Nevertheless, I started a hashtag project called #wifeloreealready. It was mostly a joke that began a couple months ago when I posted a picture on instagram of a beautiful cold marinated steak bowl I made from this recipe, and I snuck in the hashtag “#wifeme.” This quip appeared on subsequent foodstagram posts with the more urgent hashtag, “#wifemealready.” I wanted to make a lighthearted point that I can make some pretty damn delicious homemade meals that increase my wifey potential,* meal by meal. So then I thought, why not take it a step further and create my own unique hashtag so folks can follow my culinary journey to getting wifed up. Thus, #wifeloreealready was born.


I invite you to get on Instagram and check out my #wifeloreealready, where I make mouthwatering food like hazelnut brown butter cookie bars for dessert and shakshouka for breakfast.

Joking aside, there is some underlying truth that one day I’d like a special someone to put a ring on it (when the time is right for both of us). For now, I suppose I’m cool with my girlfriend-baby-mama-wifey-decent-cook-supermom status. But on a final note, if this hashtag project collects more than a hundred unique pictures of scrumptious concoctions and I become some kind of wizard in the kitchen, I better have a ring on it at that point.

Super Easy Mini Chicken Pot Pies: yields 10-12, 45 min-1 hr prep


1lb Chicken Breast, cut up in small bite sized pieces
2 – 10.5oz cans Cream of Chicken (I used Campbell’s)
1 small onion, diced
2 carrots, peeled and diced
1/2 – 1 cup frozen peas
(or use frozen vegetable medley, or any vegetables around the kitchen)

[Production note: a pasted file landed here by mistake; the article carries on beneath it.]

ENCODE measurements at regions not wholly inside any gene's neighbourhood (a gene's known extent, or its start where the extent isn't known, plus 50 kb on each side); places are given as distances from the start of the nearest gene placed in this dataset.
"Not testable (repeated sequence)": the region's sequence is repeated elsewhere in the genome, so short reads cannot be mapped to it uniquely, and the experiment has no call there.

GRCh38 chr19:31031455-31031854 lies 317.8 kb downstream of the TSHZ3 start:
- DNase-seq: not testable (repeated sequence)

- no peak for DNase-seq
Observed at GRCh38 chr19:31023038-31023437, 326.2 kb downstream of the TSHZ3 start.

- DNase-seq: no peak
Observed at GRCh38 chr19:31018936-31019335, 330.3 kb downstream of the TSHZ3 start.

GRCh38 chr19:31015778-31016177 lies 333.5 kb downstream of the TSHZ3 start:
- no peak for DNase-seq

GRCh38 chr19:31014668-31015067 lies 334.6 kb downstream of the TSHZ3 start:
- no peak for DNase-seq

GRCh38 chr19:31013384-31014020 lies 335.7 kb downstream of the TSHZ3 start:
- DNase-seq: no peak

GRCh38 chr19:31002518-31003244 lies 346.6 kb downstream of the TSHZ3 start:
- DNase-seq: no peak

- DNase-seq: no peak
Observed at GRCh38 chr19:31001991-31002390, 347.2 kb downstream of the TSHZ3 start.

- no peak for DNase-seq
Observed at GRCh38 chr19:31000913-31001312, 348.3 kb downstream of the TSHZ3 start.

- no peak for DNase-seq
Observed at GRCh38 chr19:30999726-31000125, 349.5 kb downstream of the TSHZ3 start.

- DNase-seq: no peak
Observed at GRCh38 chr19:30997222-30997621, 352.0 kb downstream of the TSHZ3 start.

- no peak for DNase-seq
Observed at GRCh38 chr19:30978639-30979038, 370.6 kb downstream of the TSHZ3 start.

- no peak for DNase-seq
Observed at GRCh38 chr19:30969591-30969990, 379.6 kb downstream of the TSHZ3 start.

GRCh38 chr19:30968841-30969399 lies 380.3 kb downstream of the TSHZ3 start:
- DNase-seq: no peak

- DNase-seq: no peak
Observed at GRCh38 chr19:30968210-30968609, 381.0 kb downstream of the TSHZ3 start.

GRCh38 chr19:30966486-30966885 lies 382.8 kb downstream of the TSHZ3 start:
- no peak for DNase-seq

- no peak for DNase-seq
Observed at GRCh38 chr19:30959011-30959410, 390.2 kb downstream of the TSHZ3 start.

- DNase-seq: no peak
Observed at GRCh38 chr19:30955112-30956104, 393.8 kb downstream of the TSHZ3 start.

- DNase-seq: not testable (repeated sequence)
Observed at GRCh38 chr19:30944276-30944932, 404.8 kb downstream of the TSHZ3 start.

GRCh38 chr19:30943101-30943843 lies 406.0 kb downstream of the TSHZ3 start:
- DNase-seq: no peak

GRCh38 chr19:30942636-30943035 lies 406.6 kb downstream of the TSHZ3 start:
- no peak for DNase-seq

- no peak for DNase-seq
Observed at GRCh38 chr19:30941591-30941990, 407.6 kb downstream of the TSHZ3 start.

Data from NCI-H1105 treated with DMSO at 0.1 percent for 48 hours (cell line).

2 tablespoons butter or oil
2 lbs frozen pie dough, thawed (I used puff pastry)
1 tsp salt
1/2 tsp dried thyme

1 egg + 1 teaspoon of water for eggwash
cooking spray

Other tools:
2 circular cookie cutters, 1 larger than the other to fit into muffin tins (You can use the rim of drinking glasses, used tin cans, or used plastic tubs.)
Muffin tin

Preheat oven to 400 degrees F. Spray muffin tin with cooking spray.

1) In a deep saucepan over medium-high heat, melt the butter and add onion and carrots until onion is translucent and carrots are bright orange, about 3 mins. Add the chicken and stir until mostly cooked, 3-5 mins. Then, pour in the cream of chicken, peas or other veggies, thyme, salt, and stir. Reduce heat slightly to avoid splatter. Cook until chicken is cooked through, another 10 minutes. Turn off heat and let cool.

2) On a clean surface, sprinkle flour and lay out thawed pie dough. Cut up 10-12 big and little circles. Press down the bigger circles of dough into the muffin tin cups and up the side. Spoon in the chicken mixture until it levels out on top, and cover with the smaller circles of dough. Pinch the sides of the dough to seal in the chicken mixture. Repeat until all pies are formed.